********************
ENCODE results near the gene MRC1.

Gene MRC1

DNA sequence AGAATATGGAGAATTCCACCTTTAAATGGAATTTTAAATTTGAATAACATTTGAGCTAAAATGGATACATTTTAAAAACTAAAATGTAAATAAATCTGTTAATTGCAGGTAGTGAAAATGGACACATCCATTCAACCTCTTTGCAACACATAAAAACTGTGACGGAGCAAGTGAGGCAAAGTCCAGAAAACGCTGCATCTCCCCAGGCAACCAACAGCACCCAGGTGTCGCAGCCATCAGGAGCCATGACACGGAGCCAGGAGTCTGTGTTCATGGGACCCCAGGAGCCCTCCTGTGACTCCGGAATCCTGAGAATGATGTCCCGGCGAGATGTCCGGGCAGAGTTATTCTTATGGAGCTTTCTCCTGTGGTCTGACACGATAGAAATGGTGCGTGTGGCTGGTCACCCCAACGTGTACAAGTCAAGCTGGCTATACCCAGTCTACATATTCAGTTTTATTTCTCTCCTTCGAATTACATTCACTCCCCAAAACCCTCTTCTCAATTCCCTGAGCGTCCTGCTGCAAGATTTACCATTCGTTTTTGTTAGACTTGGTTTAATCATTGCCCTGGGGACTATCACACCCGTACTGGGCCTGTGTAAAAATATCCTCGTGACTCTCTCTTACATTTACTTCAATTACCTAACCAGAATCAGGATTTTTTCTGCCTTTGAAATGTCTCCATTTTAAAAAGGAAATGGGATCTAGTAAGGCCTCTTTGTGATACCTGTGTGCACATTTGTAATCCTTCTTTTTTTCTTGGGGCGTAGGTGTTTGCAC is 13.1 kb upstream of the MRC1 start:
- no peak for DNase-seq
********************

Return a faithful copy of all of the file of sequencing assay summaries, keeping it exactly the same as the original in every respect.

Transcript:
ENCODE results near the gene MRC1.

Gene MRC1

DNA sequence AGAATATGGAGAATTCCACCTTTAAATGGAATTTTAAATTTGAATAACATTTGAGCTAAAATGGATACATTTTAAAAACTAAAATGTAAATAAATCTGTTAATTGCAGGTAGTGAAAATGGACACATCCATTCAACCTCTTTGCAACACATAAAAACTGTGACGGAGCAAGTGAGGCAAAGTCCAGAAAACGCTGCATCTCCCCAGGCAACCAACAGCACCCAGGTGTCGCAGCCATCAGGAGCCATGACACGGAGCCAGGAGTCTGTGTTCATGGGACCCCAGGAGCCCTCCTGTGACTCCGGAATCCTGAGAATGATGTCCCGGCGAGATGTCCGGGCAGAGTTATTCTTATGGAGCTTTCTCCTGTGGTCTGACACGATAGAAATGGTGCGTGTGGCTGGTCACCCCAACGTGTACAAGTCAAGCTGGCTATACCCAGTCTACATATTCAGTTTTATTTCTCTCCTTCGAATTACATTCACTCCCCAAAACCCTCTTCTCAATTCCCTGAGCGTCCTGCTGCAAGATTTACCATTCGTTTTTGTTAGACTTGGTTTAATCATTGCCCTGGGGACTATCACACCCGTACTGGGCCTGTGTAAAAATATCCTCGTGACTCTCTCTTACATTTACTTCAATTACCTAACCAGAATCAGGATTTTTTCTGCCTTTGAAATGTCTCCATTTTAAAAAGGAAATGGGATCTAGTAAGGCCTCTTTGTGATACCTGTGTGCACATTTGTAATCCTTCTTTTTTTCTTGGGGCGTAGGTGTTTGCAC is 13.1 kb upstream of the MRC1 start:
- no peak for DNase-seq